Dairy cattle were brought into barns twice a day for milking. To accommodate this, sheds were built abutting the hay mows, with stalls and stanchions lined up in a row. (In 1912 the Journal reported that Joe Groll had completed a new cow barn for Mrs. H.C. Smith near Kanaka Bay: “The building is 40 by 70 feet and is arranged with patented stalls, which enables a person to care for the cows in every particular, without one interfering with the other.”) A typical stall included an alley or walkway for carrying feed to the mangers, the manger itself, the stanchion for holding the milch cow in place while it was being milked, a platform for the animal to stand on, and then another alley or walkway with a gutter or trough for the manure that the cow dropped while there. The material for these elements was predominantly wood. The stanchions often consisted of an upright 2x fixed top and bottom to rails, with a pivoting 2x pinned to the bottom rail 7” or so away; when the cow’s head entered into the space between the boards, the moving member was pivoted toward the fixed member and held in place by a notched swivel on top, thus ‘locking’ the animal’s head in place (see diagram or photo). Platforms were constructed of thick (2” or more) planks to hold up to hoof wear. All wall and ceiling surfaces were whitewashed with a lime solution.
With the advent of “scientific” farm management systems in the early decades of the twentieth century, barns were modified in response to innovative dairy farming methods. Dairy farmers were encouraged to use concrete floors and metal pole stanchions and dividers for milking areas because they were easily cleaned. Land grant college agricultural experiment stations, cooperative extension offices, and farm equipment manufacturers all offered specific guidelines for the layout of stalls and stanchions. For instance, it was generally recommended that the animals be oriented ‘head-in’, with an average stall being 3’4” in width and 9’ long, the latter divided into a 2’3” manger, a 4” stall curb, a 4’8” stall platform, and a 1’4” gutter or manure trough. Generally there were vertical differences between the manger and the platform and the platform and the walkway beyond the manure gutter (see drawing of typical section). The 1924 Wisconsin Agricultural Experiment Station Bulletin 369 (N.S. Fish, “Building the Dairy Barn”) recommended variations in the size of cow stalls depending on the breed:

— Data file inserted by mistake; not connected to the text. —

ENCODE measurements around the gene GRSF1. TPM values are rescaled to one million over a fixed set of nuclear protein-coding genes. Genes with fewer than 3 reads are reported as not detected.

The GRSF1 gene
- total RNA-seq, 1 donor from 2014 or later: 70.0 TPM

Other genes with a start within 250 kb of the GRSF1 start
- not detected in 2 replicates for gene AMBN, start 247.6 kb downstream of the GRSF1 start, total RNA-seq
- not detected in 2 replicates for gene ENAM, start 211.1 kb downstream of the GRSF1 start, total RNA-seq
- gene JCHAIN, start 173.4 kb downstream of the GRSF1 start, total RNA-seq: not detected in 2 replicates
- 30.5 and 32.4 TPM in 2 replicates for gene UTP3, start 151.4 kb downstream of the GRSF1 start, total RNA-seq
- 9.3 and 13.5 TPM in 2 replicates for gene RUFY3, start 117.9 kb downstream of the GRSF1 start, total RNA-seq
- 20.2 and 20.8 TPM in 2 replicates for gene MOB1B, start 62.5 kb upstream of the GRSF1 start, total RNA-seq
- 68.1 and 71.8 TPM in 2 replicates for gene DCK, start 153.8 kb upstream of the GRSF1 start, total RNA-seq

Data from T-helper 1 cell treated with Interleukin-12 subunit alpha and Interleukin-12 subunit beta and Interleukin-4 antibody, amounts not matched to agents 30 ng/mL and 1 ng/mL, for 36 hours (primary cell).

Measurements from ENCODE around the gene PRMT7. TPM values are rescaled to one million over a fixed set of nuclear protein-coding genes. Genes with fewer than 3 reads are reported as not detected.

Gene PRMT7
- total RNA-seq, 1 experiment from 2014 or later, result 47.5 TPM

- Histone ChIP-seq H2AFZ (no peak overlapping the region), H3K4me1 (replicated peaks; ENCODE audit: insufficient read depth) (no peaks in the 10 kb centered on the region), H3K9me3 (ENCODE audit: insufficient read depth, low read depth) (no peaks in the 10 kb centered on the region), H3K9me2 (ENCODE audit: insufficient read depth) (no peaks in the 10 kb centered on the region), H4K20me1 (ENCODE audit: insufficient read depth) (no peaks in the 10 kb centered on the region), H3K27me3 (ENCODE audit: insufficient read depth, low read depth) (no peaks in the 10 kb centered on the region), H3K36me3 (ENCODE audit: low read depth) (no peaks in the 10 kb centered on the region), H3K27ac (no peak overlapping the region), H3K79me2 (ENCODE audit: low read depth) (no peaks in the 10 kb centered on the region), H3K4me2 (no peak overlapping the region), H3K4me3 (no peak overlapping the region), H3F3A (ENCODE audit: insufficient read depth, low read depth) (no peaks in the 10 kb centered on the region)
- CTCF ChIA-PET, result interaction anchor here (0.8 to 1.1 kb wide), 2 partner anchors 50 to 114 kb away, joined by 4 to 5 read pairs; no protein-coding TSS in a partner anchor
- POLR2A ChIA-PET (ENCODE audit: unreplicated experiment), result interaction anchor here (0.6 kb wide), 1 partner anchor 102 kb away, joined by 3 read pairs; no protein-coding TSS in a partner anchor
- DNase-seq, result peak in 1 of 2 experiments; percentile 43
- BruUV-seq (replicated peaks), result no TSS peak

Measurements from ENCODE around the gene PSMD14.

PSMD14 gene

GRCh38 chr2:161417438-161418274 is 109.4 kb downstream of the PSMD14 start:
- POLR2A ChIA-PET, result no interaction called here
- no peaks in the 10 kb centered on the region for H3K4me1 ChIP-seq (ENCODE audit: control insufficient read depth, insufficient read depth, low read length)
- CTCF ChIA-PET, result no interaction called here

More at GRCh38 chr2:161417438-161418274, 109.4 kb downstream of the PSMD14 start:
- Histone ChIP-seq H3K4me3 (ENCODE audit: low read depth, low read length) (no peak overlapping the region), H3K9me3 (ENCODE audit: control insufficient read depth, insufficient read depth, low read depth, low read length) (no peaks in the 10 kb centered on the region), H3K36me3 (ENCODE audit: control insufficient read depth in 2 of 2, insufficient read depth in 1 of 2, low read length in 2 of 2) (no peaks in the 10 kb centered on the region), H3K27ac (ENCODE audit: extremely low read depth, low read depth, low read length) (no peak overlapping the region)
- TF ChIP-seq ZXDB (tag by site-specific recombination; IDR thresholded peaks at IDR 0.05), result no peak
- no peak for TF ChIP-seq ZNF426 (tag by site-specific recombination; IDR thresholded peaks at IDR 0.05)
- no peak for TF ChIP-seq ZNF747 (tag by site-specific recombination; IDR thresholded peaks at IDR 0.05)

|Breed||Width of Stall||Length of Platform|
|Holstein||3’6” to 4’0”||4’8”||5’0”||5’6”|
|Shorthorn||3’6” to 4’0”||4’8”||5’0”||5’6”|
|Ayrshire||3’6” to 3’10”||4’6”||5’0”||5’4”|
|Guernsey||3’6” to 3’10”||4’6”||4’10”||5’2”|
|Jersey||3’4” to 3’6”||4’4”||4’6”||
|Heifers||3’0” to 3’2”||3’8”||4’0”||4’2”|
(In San Juan County, the predominant breed during the 1920s was Guernsey.)
Vacuum systems were often used for milking; these consisted of pumps, pipelines running along top of the stanchions, and spigots for attaching the hoses to the milkers. The De Laval Company, named after the eponymous inventor of a patented mechanical separator, made this and other systems. Another innovation was the manure trolley, or bucket that hung from an overhead tack running along the back of the stalls and out into the barnyard, where the manure could be dumped into piles or carts for hauling elsewhere.